PM 'has full confidence in Communities Secretary' in business rates row
Theresa May has full confidence in Communities Secretary Sajid Javid, Downing Street said, as more Tory MPs waded into the row over business rates.
Mr Javid and Treasury Chief Secretary David Gauke have been accused of misleading party colleagues over the effect of a business rate revaluation which will leave more than a quarter of companies facing higher bills.
The Government has dismissed claims that they underestimated rate rises by 5-7% as "nonsense", but it has not stopped more Tory MPs criticising the system.
Former business minister Anna Soubry called for a fundamental rethink of the entire system, in which taxes are based on the rental value of a commercial property.
The Tory MP tweeted : "Business rates are unfair and should either be radically reformed or scrapped."
Her party colleague and Bath MP Ben Howlett criticised the Government's "London-centric" approach, arguing that his city should be offered help similar to the capital, where firms with a rateable value of up to £28,000 have their rate rises capped to 5%, compared with £20,000 elsewhere .
Posting on his website, Mr Howlett said: "London is not the only part of the country where property prices have risen extortionately in recent years.
"Why should small businesses in Bath be penalised for their part in a thriving economy when their counterparts in London receive significant additional support through a different small business rateable value threshold?"
Several other Tory MPs voiced concerns in recent days, prompting Mr Javid and Mr Gauke to send a private email to party colleagues, insisting that there had been "a relentless campaign of distortions and half-truths" about the revaluation.
They also attached a list revealing that many of the areas facing rate rises are in Tory heartlands, with the Home Counties in line for some of the biggest increases.
Mr Javid's Department for Communities and Local Government then dismissed reported claims by rating agent Gerald Eve that the list had underestimated rate rises by 5-7% as it did not take into account inflation or contingencies for appeals.
Asked on Tuesday if the Prime Minister continued to have full confidence in Mr Javid, a Number 10 spokesman told a regular Westminster media briefing: "Yes."
It came after Chancellor Philip Hammond assured Conservative MPs that he is listening to their concerns about the revaluation.
But he stopped short of committing himself to action in next month's spring Budget to soften the blow on affected firms.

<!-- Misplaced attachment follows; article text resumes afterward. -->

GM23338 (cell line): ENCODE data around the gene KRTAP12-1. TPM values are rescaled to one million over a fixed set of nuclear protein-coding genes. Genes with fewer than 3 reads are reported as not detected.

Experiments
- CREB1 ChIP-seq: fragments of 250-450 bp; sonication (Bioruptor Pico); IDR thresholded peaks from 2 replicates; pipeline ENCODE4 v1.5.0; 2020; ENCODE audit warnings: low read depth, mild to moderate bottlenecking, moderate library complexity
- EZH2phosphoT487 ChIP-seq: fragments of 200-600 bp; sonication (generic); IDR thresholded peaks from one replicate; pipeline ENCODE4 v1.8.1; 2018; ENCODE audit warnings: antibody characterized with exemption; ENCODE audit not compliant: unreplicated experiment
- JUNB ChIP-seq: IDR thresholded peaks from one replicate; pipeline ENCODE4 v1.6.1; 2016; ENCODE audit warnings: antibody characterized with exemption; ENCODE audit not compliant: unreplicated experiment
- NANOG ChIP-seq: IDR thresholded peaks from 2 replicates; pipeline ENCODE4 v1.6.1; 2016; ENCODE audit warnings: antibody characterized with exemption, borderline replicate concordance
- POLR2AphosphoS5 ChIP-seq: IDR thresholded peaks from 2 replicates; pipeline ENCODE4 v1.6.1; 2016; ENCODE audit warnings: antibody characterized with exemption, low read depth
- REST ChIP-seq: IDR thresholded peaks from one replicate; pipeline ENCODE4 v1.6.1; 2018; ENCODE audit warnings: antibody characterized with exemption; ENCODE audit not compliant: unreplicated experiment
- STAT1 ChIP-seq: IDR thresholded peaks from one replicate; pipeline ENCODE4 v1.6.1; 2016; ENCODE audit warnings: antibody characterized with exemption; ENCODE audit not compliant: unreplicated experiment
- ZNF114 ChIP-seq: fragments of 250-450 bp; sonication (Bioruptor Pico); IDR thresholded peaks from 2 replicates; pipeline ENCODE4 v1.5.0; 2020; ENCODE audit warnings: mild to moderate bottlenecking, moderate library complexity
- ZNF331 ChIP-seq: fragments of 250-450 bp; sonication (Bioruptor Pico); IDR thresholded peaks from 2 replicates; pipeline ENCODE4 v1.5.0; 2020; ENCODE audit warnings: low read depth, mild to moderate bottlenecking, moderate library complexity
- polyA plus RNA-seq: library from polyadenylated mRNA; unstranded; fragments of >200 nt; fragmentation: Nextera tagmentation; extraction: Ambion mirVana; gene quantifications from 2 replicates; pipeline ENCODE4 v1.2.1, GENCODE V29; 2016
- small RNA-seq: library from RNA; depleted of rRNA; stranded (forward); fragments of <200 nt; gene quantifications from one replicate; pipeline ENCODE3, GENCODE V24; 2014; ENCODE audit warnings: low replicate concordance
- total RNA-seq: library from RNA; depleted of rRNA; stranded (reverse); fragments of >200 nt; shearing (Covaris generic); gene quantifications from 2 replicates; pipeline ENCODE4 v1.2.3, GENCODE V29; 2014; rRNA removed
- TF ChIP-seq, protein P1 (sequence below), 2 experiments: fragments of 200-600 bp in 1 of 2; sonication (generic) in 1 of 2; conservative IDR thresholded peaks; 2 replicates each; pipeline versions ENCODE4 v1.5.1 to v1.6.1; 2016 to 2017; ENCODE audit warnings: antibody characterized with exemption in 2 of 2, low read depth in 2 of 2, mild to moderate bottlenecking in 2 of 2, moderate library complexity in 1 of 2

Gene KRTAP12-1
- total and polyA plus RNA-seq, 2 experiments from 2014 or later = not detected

Treasury sources indicated that the Chancellor was looking at a longer-term solution to level the playing field between the traditional high street shops and pubs hit hard by the revaluation and the internet giants whose out-of-town warehouses benefit from low rates.
At an 80-minute meeting of the Tory backbench 1922 Committee in Westminster, a series of MPs confronted Mr Hammond with examples of businesses in their constituencies facing steep rises due to the first revaluation of business rates since 2008.
With bills for the coming year due to go out over a five-week period starting on Friday, there is little time left for concessions from the Chancellor.
Mr Hammond raised the point that the development of the digital economy, which has seen a growing amount of commerce shift online, has created "challenges" for a form of taxation based on property rental values, said one source.
However, the Chancellor made clear that a solution to this issue would not be found overnight, raising the possibility that a more fundamental overhaul of the business rate system may be in the pipeline further in the future.
The Government insists that almost three quarters (73%) of businesses will see their rates reduced or stay the same after revaluation, with some 600,000 firms paying no business rates at all.
Mr Hammond stressed that the revaluation, which was set in motion under the previous administration of David Cameron, was the subject of a consultation exercise in which business organisations were involved.
Shadow business secretary Rebecca Long-Bailey called on the Chancellor to commit to transitional relief for businesses facing "astronomical" increases.
"The fantasy figures given to MPs about business rates increases by the previous business secretary (Mr Javid) show just how dismissive this Government is of the burdens on small businesses," the Labour frontbencher said.